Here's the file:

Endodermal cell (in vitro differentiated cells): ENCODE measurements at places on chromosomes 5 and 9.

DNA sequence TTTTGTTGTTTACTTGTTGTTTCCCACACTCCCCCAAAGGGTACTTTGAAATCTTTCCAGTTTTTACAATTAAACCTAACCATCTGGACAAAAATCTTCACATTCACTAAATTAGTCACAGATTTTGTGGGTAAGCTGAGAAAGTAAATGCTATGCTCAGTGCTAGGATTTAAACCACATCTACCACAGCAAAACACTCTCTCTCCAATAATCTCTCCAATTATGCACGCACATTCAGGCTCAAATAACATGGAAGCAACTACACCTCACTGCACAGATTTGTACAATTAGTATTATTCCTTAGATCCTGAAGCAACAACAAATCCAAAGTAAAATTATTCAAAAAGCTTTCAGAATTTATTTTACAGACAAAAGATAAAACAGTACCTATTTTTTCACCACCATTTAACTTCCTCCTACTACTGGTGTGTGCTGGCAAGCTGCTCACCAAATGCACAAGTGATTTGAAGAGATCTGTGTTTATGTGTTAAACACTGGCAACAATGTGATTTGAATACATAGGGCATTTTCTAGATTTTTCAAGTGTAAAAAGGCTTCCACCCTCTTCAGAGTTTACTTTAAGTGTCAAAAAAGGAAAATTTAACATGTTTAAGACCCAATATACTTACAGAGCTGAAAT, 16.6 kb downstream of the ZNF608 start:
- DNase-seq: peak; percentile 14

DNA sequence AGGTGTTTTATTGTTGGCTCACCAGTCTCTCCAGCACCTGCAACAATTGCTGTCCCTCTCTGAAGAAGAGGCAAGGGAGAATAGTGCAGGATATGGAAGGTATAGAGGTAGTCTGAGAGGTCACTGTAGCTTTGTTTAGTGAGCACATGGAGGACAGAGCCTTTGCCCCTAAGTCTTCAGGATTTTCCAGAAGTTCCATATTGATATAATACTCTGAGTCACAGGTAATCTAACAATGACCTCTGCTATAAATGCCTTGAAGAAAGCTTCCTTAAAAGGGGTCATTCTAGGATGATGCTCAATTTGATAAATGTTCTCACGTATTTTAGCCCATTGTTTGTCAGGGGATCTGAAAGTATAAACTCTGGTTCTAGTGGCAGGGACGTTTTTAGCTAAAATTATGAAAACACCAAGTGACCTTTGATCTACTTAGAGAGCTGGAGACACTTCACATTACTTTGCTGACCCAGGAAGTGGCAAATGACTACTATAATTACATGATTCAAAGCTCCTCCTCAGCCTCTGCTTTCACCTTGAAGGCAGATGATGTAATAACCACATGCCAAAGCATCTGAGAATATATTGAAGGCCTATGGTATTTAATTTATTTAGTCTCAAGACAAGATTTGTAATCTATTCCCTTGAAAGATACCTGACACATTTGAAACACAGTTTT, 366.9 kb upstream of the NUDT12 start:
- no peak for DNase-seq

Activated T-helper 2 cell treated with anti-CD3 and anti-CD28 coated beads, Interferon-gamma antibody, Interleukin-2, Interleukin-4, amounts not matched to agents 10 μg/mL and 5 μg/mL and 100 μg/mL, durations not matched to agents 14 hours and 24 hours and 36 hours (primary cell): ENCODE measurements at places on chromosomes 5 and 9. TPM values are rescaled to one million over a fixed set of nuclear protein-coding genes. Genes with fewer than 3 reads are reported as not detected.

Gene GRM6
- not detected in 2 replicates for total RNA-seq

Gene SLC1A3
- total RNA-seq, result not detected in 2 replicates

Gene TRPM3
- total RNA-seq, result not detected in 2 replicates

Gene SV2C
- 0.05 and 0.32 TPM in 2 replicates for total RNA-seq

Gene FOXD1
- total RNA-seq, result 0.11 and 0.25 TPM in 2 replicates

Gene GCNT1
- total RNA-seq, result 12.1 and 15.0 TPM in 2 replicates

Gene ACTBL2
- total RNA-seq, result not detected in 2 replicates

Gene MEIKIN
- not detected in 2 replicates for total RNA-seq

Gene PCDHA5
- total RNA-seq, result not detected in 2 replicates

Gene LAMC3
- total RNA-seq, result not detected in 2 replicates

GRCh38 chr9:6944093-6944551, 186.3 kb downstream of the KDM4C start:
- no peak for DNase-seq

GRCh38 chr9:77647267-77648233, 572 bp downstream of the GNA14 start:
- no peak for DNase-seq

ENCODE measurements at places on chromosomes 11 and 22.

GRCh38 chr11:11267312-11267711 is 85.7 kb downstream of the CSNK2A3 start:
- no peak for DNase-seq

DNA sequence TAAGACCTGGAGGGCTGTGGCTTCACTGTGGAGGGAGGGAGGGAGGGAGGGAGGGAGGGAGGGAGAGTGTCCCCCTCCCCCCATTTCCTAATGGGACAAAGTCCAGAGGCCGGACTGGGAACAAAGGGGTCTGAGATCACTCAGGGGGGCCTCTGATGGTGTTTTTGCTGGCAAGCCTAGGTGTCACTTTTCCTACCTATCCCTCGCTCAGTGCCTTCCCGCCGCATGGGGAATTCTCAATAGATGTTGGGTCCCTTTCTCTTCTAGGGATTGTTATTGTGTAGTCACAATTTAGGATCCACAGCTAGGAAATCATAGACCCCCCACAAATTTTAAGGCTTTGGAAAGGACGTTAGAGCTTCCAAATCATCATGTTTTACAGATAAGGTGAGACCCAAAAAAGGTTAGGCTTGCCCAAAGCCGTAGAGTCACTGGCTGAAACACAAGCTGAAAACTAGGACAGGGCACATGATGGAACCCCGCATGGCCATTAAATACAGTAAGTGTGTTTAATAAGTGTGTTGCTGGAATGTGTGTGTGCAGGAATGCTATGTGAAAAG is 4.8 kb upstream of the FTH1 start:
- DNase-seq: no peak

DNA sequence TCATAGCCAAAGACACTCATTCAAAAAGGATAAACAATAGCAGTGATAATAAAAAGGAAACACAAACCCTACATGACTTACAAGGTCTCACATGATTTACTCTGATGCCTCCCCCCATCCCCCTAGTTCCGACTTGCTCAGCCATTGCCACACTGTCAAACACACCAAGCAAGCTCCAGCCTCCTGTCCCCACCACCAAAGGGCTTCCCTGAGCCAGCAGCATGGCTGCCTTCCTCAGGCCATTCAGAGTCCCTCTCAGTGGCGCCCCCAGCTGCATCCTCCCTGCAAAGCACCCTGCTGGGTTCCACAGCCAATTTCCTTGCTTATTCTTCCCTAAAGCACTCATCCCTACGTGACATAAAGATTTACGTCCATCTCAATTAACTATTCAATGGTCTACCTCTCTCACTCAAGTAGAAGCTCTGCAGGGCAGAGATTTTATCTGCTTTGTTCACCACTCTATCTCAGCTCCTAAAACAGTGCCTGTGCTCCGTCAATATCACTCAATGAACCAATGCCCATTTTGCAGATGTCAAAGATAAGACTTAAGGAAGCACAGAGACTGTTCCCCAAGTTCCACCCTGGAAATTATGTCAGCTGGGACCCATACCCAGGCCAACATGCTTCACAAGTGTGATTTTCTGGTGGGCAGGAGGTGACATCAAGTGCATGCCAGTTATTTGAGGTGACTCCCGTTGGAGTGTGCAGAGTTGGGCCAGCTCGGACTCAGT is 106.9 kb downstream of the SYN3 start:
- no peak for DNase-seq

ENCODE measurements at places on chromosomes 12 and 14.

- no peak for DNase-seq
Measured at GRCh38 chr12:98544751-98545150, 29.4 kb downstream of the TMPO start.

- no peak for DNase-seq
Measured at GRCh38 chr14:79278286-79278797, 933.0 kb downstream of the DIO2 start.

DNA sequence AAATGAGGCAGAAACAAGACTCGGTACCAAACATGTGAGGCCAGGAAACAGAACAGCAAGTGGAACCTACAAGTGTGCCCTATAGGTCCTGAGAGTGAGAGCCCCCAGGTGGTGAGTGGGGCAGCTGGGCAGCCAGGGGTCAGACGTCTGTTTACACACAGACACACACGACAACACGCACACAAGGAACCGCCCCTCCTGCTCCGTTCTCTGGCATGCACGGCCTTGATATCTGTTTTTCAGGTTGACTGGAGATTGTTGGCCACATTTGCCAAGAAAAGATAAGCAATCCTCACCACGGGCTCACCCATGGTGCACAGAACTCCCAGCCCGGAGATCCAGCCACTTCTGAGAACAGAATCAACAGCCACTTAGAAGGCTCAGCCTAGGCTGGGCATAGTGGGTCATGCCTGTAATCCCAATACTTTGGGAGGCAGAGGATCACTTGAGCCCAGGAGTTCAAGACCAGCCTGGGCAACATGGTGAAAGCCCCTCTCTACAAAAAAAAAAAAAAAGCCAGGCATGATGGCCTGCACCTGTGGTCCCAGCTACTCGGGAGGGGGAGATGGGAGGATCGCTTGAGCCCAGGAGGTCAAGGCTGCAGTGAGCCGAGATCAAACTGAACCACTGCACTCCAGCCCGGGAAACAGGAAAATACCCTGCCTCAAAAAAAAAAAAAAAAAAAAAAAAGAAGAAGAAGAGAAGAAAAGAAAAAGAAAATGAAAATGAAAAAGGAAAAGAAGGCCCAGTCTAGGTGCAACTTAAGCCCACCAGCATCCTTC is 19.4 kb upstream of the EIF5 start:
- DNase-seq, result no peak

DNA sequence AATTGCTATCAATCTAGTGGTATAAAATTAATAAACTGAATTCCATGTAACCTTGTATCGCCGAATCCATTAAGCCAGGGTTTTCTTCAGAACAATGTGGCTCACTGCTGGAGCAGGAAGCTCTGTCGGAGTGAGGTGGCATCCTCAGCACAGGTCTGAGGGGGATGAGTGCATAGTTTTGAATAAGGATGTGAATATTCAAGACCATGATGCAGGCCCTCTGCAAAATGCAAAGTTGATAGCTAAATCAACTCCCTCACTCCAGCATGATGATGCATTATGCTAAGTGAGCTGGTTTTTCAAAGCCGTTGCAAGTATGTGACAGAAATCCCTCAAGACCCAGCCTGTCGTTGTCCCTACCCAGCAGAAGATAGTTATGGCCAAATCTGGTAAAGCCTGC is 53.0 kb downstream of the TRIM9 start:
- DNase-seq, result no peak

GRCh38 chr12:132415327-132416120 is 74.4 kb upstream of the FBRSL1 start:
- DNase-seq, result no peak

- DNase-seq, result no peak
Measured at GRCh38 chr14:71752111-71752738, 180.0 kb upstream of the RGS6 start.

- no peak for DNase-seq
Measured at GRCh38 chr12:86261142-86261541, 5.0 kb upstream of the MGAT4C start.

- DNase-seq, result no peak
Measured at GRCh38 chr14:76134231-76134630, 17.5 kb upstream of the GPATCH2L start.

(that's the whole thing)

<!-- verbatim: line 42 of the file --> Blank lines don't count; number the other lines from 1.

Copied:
Measured at GRCh38 chr14:79278286-79278797, 933.0 kb downstream of the DIO2 start.